Advertisement for Kumyss, circa World War I

Dr. Brush became interested in Kumyss during the 1870s and published a book called Kumyss or Russian Milk Wine.  Subsequently he began to promote the drink, created a market, and built a Kumyss factory in Mt. Vernon.  The sales made him a millionaire.  Meanwhile, he continued to practice medicine, specializing in pulmonary diseases.

However, he also loved being mayor and was reelected on the Republican ticket twice after an abbreviated first term, 1892-4.   

The rage for Kumyss ran through World War I, then started to decline.

But Mrs. Moskowitz kept the story alive.  And she found the perfect moment to tell it.  I can still hear her chatting about Dr. Brush while we drank our tea in Clover Donuts.  The windows were fogged, the sidewalks needed salt, and the twentieth century marched on, looking for a new cure.  

Mayor Edward F. Brush, early twentieth century

More Mt. Vernon posts: 11/8/17; 6/28/17; 5/18/16; 9/27/16; 12/29/15/; 11/2/15

Wednesday, February 28, 2018

A Municipal Tragedy

Acupuncture or bail?
My acupuncturist is located on Baxter Street in Chinatown, his office wedged between storefronts that are occupied mostly by bail bondsmen.  They serve the municipal courts, just a few blocks away.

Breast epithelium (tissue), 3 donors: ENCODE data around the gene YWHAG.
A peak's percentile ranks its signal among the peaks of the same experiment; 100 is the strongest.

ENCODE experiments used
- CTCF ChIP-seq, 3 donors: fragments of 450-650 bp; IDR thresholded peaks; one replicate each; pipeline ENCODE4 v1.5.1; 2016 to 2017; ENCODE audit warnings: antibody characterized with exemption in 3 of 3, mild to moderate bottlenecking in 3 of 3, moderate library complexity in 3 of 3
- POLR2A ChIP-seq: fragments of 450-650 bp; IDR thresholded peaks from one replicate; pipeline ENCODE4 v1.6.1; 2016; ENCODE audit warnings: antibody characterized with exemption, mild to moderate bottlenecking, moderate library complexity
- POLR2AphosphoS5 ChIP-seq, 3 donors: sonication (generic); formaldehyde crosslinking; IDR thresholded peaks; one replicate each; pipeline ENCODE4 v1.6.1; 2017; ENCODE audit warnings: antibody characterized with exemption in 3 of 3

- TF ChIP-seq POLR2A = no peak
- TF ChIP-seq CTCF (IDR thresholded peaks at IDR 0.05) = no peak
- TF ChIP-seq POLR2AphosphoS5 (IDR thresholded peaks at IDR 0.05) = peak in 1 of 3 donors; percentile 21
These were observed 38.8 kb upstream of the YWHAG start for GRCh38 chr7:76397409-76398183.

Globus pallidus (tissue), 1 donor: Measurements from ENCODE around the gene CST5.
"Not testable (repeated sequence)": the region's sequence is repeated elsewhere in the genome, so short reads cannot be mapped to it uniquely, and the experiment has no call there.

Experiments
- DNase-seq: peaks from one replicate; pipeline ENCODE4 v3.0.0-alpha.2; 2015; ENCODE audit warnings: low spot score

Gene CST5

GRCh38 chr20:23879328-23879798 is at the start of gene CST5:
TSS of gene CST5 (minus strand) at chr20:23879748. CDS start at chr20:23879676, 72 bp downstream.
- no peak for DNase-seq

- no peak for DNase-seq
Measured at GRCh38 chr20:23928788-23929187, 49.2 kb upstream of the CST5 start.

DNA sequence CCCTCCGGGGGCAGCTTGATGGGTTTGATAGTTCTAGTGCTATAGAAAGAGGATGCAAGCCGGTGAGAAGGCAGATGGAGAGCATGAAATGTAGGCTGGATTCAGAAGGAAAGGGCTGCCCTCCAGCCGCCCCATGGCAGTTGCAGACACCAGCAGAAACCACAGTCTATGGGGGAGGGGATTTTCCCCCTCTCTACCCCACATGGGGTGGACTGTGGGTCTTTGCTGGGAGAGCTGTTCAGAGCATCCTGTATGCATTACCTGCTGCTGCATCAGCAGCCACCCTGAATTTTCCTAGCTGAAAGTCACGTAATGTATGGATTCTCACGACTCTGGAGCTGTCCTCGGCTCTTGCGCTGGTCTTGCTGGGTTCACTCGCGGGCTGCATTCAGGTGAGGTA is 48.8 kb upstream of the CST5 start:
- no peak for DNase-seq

I take the subway to Canal Street and walk east past the street vendors.  Glancing downtown, I can see the Municipal Building – a wedding cake designed by McKim, Mead & White and completed in 1914.

Even before it was built, the Municipal Building drew controversy.  The landmarks preservation movement would not emerge for another 60 years. But plenty of antiquarians objected to further disrupting a sedate civic center that dated to 1800.  City Hall Park had already been assaulted by a garish Beaux Arts post office, not to mention the Tweed Courthouse, an enduring symbol of nineteenth-century political corruption.

Municipal Building postcard, 1920s

The antiquarians didn’t stand a chance.  Besides, the 60-story Woolworth Building had just risen nearby, and without a doubt the city was going UP.

By 1984, when I started to work there, the Municipal Building had become shabby with a bit of a roach problem.  Yet fun still could be had since the marriage bureau was located on one of the lower floors and you never knew who would get in the elevator.   

The city’s radio station, WNYC, had called the building home since 1922.  It broadcast from crumbling quarters in the tower at the top.  I came on as an assistant to the director, Mary Perot Nichols, who began her career as a reporter for the Village Voice. 

Mary and her family had moved to Greenwich Village in the early 1950s.  As she became involved in the neighborhood, she kept asking Dan Wolf, then editor of the Voice, why no one was covering Robert Moses’ plan to build a highway through Washington Square Park.*  Finally, Wolf gave her the assignment.